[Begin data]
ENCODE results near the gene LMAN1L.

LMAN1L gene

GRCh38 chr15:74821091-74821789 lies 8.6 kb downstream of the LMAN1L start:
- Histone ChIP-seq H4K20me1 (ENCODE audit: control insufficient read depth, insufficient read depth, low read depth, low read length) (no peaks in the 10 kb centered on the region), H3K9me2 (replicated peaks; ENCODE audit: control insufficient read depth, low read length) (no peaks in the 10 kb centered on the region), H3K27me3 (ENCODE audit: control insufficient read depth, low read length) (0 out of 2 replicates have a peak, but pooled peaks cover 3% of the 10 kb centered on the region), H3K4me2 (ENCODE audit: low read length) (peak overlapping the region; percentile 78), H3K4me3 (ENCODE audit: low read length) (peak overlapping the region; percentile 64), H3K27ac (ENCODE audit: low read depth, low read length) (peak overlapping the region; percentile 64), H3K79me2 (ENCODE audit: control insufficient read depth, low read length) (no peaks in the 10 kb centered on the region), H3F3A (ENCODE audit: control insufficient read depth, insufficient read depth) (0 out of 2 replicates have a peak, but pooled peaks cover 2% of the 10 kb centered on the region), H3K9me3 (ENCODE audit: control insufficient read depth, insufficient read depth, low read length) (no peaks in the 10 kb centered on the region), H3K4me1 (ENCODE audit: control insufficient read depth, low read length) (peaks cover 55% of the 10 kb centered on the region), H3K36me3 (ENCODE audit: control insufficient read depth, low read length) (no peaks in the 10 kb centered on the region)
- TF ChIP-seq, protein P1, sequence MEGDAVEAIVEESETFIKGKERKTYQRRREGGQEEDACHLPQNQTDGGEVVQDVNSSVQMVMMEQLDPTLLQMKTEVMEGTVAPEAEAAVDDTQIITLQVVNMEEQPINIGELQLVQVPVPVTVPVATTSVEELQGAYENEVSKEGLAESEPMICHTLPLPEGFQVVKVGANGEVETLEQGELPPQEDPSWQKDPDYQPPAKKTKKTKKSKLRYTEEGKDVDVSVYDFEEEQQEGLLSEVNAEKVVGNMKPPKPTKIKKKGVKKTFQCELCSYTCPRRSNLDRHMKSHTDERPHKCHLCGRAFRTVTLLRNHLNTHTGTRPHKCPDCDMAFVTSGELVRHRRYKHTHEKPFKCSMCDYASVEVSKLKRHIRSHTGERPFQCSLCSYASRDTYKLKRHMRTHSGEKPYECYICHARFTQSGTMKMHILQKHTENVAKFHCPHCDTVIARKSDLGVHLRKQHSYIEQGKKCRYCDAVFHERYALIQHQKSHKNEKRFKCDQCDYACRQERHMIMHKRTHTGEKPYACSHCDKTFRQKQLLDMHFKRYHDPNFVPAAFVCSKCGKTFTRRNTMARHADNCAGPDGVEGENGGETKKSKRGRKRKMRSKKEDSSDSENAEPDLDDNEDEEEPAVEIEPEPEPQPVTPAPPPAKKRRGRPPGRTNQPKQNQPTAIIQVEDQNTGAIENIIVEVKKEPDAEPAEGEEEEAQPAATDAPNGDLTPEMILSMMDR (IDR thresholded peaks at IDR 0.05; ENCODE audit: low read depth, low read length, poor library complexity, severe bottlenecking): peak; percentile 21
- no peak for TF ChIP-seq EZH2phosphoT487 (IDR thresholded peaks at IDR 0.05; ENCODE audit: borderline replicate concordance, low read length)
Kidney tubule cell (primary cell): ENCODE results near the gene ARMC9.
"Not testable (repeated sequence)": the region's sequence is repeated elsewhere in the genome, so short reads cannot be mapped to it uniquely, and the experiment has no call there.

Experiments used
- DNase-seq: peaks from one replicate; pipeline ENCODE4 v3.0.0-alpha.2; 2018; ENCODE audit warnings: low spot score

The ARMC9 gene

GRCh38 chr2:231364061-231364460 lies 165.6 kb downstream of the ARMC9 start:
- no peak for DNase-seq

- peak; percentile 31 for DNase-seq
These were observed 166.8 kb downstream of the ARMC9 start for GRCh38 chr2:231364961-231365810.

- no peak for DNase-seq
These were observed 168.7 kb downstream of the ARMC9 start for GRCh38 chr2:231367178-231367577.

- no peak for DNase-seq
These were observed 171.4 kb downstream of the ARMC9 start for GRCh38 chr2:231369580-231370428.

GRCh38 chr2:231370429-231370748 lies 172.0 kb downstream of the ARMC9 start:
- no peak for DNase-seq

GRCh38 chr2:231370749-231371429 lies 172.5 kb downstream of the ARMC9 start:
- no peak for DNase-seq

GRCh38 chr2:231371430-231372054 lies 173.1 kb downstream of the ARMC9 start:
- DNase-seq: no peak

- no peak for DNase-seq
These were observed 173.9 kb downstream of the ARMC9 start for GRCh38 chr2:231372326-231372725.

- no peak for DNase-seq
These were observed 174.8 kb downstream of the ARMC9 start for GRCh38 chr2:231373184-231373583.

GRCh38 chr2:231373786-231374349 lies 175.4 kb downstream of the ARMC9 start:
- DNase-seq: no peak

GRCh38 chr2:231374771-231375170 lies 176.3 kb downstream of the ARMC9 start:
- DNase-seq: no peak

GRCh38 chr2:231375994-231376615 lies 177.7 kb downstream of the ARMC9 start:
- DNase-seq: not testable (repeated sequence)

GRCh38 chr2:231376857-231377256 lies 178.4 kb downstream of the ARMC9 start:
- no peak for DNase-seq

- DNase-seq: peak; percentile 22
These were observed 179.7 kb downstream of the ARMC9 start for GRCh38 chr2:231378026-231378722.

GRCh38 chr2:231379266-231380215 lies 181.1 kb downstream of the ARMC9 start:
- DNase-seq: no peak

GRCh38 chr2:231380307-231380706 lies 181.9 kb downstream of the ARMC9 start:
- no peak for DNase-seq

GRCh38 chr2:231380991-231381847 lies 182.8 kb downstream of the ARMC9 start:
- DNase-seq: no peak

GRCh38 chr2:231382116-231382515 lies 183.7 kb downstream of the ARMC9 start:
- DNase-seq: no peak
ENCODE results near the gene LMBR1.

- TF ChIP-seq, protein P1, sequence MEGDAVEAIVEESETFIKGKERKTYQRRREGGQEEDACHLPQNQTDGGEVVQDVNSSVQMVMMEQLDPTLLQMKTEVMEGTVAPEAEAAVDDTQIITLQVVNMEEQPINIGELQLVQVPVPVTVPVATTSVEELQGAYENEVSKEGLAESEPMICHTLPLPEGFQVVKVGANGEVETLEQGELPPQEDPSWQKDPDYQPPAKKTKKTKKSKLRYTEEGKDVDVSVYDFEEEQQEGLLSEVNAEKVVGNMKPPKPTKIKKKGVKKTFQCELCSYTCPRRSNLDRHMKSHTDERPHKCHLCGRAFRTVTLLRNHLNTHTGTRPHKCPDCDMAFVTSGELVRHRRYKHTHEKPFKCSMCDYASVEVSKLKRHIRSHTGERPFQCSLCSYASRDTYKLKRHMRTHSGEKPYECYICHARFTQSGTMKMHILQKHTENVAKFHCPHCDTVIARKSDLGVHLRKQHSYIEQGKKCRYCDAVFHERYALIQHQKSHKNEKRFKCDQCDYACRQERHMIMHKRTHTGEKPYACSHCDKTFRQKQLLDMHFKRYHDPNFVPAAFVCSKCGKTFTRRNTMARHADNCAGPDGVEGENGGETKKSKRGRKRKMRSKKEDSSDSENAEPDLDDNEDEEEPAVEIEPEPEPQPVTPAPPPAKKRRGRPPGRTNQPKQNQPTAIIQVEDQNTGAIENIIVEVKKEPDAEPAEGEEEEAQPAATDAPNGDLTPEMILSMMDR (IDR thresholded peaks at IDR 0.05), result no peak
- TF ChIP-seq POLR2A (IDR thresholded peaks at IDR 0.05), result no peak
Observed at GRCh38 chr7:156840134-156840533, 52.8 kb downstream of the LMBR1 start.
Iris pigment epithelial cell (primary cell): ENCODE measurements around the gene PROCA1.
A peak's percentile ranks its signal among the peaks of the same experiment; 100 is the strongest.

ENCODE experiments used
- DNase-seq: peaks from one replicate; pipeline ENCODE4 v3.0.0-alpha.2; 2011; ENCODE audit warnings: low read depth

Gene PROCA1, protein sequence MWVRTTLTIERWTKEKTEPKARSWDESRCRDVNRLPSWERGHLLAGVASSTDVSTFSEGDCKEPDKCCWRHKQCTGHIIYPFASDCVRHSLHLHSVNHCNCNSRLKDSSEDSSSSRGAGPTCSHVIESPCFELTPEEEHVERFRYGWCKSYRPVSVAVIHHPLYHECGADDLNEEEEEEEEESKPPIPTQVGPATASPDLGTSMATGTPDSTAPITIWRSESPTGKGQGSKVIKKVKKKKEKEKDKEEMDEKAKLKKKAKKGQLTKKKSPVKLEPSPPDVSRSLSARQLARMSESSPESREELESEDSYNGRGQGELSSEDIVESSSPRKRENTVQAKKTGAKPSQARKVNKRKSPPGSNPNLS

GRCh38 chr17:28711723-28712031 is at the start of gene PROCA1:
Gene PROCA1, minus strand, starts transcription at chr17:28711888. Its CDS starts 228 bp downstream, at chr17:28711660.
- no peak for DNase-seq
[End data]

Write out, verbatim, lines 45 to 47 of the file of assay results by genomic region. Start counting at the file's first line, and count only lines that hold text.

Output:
- DNase-seq: no peak

GRCh38 chr2:231382116-231382515 lies 183.7 kb downstream of the ARMC9 start:
- DNase-seq: no peak